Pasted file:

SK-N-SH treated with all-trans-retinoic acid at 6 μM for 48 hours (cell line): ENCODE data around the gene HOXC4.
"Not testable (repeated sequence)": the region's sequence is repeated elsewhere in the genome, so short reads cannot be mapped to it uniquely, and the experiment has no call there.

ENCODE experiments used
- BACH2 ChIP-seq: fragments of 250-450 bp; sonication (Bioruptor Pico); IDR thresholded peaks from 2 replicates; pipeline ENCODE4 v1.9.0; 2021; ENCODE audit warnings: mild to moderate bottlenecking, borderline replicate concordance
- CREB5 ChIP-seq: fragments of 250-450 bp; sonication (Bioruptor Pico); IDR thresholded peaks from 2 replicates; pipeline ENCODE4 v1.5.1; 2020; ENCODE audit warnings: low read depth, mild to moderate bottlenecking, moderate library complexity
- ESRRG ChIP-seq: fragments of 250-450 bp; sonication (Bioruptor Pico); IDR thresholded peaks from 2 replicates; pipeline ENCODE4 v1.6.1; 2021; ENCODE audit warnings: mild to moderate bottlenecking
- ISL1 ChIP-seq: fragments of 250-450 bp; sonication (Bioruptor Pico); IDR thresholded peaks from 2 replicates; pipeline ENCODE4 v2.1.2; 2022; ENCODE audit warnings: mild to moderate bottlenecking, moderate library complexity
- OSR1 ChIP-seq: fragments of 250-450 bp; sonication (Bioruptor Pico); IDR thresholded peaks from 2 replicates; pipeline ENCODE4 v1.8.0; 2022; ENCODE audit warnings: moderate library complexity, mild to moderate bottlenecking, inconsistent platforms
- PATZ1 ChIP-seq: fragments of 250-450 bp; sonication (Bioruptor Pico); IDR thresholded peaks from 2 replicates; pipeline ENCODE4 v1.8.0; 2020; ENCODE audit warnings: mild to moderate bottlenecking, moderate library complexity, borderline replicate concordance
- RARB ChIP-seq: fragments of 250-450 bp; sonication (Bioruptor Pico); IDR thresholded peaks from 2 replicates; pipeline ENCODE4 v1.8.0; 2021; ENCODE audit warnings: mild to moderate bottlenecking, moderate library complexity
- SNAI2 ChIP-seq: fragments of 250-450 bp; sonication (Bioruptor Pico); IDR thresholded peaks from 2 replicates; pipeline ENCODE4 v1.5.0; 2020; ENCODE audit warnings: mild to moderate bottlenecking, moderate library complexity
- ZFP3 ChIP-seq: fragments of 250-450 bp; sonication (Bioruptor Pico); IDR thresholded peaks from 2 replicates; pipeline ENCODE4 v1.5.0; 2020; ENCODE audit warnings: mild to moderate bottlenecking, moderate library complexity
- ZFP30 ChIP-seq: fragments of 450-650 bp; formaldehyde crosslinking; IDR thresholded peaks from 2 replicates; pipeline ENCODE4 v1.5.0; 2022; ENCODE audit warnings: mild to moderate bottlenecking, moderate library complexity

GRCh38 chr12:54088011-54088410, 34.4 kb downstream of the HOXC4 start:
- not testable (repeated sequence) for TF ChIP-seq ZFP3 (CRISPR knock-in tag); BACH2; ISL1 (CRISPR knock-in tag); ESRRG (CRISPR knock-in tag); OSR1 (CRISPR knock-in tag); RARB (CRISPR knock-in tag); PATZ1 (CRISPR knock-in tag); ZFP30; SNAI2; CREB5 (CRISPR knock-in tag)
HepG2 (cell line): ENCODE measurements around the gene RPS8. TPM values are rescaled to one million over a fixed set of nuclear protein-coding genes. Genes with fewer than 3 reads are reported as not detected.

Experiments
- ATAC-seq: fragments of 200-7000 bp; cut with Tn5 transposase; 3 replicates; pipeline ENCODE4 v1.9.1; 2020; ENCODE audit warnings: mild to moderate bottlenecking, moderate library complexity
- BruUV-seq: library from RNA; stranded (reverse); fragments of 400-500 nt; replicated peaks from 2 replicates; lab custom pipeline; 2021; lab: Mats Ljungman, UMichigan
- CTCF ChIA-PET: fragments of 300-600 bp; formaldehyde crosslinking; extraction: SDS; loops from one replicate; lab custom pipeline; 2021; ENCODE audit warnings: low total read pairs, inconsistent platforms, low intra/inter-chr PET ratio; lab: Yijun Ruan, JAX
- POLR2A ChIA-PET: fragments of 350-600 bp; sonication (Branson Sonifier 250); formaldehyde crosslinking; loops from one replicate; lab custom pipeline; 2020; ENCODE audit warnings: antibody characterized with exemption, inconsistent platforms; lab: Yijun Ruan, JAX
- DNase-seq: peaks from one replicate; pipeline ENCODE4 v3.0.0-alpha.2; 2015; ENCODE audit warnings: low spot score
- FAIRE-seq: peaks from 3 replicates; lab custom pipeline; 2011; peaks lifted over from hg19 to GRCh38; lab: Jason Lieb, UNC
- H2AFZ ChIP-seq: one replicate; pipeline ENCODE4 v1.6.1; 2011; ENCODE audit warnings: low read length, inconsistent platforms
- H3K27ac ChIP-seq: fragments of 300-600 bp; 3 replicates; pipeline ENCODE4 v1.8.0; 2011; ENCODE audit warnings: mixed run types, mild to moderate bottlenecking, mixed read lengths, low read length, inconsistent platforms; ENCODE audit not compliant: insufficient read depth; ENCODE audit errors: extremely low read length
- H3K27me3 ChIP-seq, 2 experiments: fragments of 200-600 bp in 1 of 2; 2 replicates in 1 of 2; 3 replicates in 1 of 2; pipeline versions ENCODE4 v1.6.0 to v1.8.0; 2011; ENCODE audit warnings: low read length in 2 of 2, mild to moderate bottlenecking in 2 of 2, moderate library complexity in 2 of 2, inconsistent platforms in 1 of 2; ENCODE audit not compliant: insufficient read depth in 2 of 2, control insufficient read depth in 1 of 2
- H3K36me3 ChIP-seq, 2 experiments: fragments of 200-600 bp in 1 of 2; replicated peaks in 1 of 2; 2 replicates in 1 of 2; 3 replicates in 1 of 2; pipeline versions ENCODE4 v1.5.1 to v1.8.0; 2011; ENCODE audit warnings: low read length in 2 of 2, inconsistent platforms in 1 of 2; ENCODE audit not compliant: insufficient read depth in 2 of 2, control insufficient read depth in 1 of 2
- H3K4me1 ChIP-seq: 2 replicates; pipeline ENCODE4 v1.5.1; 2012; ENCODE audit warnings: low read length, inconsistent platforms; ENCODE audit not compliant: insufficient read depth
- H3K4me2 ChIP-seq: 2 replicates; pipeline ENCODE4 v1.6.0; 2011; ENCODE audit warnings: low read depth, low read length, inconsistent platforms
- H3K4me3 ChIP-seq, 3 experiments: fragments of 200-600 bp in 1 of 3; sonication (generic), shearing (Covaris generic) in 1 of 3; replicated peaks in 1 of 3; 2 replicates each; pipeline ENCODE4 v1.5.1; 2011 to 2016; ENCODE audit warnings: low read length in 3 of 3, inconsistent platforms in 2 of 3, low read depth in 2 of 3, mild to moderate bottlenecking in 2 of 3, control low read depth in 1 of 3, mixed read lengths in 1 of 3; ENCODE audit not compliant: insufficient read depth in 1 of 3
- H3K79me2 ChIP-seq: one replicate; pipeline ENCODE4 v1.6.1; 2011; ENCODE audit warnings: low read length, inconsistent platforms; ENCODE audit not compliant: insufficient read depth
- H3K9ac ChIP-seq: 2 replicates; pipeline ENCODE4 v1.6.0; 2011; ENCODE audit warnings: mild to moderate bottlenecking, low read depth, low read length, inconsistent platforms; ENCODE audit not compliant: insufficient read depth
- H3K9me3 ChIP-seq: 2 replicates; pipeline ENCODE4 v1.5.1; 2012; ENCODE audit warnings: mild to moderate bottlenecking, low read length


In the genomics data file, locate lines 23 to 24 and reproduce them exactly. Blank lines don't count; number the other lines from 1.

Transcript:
- FAIRE-seq: peaks from 3 replicates; lab custom pipeline; 2011; peaks lifted over from hg19 to GRCh38; lab: Jason Lieb, UNC
- H2AFZ ChIP-seq: one replicate; pipeline ENCODE4 v1.6.1; 2011; ENCODE audit warnings: low read length, inconsistent platforms